This is the first volume in an ambitious new series-"Patterns of Potential Human Progress"-inspired by the UN Millennium Development Goals (MGDs) and other initiatives to improve the global condition. The first and most fundamental of these goals-reducing poverty worldwide-is the focus of this book. Using the large-scale computer program called International Futures (IFs) developed over three decades at the prestigious University of Denver Graduate School of International Studies, this book explores the most extensive set of forecasts of global poverty ever made-providing a wide range of scenarios based on an authoritative array of data. It transcends the "$1 a day" baseline measure of poverty and probes important concepts like income poverty gaps and relative poverty. The forecasts are long-term, looking 50 years into the future, far beyond the 2015 date set out by the MDGs. They are geographically rich, spanning the entire globe and drilling down to the country level, including one of the most important global focal points, India. The poverty forecasts in this book, and all the volumes in the series, are fully integrated in perspective across a wide range of human development arenas including demographics, economics, politics, agriculture, energy, and the environment. Full of colorful, thoughtfully designed graphs, tables, maps, and other visual presentations of data and forecasts, this large-format inaugural volume ensures that the "Patterns of Potential Human Progress" series will become an indispensable resource for every development professional, student, professor, library, and indeed, country around the world.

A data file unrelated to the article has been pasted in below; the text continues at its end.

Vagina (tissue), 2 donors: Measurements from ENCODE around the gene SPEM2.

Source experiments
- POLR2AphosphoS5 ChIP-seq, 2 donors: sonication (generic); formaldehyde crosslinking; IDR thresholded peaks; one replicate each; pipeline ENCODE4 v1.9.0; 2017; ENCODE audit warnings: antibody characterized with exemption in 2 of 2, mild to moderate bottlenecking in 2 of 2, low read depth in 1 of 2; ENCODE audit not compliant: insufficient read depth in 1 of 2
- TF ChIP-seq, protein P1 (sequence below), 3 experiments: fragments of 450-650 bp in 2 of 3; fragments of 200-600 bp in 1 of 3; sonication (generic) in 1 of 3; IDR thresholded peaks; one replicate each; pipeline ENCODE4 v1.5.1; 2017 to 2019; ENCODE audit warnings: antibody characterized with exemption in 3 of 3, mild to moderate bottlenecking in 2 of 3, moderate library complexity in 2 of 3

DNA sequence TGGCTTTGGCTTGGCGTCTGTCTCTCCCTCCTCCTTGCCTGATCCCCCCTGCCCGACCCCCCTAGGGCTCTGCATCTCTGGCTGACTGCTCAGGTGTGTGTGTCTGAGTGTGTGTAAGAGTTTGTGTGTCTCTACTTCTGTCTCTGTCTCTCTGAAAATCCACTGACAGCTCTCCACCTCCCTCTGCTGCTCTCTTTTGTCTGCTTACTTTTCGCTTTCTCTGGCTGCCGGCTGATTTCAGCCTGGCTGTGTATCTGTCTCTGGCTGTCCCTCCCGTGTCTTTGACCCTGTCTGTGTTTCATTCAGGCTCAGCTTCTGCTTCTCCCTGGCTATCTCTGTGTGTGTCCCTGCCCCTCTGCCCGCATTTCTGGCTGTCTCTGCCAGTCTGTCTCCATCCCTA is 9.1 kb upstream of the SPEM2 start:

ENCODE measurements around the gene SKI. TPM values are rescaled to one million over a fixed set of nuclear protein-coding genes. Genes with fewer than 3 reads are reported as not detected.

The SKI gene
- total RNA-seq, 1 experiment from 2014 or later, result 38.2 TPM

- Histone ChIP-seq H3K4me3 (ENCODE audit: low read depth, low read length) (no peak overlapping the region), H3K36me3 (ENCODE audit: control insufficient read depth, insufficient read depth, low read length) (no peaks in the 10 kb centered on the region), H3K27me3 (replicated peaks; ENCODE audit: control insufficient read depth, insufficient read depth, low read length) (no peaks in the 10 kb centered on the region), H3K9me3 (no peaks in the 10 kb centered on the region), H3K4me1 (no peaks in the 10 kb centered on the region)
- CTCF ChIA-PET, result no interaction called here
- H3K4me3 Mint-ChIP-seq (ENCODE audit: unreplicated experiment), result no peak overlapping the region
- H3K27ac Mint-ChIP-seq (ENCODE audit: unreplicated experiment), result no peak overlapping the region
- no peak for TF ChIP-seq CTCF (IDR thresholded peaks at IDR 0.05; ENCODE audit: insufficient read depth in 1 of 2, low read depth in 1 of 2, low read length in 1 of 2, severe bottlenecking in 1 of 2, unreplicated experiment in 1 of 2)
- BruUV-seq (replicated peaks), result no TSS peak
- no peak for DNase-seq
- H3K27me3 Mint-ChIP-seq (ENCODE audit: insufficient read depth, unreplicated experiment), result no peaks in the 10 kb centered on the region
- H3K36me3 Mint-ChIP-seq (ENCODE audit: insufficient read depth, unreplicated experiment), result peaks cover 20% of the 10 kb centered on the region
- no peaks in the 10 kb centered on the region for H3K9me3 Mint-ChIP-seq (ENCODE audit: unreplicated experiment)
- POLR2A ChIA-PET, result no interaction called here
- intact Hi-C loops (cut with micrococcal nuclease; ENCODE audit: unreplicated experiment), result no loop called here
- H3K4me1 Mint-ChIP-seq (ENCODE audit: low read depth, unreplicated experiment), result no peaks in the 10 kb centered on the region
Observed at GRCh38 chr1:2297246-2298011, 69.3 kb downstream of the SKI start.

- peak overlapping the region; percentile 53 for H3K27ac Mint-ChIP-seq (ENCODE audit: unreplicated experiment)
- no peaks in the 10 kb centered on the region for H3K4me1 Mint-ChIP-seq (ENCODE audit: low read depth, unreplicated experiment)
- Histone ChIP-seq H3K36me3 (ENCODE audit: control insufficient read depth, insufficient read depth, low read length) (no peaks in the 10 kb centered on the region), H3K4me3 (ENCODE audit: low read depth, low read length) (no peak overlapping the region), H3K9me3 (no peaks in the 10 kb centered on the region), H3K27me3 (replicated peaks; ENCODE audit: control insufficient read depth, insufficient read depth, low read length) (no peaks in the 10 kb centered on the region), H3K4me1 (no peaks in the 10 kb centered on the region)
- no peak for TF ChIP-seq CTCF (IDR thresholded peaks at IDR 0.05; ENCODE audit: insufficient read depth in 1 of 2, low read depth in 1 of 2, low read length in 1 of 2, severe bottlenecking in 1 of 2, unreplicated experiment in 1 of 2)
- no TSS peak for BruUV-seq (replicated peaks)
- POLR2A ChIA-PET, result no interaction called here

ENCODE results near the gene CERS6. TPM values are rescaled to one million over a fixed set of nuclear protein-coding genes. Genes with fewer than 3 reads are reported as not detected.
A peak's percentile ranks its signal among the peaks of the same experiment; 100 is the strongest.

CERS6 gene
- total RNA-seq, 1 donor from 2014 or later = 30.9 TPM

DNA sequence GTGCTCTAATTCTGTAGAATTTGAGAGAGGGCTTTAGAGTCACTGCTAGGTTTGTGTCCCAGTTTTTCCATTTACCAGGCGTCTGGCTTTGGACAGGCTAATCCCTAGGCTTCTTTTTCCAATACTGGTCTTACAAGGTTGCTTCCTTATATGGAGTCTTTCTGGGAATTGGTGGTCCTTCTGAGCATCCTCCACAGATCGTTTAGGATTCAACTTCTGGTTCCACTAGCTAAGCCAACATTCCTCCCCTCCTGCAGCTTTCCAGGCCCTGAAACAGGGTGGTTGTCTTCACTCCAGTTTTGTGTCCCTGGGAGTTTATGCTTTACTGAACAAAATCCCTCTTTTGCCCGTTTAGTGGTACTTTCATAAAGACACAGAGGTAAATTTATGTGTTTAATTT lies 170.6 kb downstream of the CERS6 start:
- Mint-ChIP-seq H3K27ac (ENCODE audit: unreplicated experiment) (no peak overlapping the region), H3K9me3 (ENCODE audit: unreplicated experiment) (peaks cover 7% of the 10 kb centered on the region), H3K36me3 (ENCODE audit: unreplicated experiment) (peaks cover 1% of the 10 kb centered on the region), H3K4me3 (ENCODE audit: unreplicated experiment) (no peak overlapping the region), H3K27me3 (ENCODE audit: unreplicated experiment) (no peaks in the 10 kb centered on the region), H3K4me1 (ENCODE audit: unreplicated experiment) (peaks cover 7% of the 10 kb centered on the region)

Although this work has a global perspective, it is exceedingly well organized and pays meticulous attention to explaining concepts to reach a general audience. Visual learning is enhanced by self-explanatory graphs, tables, boxes, figures, and maps. Another exceptional feature is the book’s comprehensive, in-depth explanations conveyed in an easy-to-read, interactive style. This volume is an essential reference for academic collections. Essential.”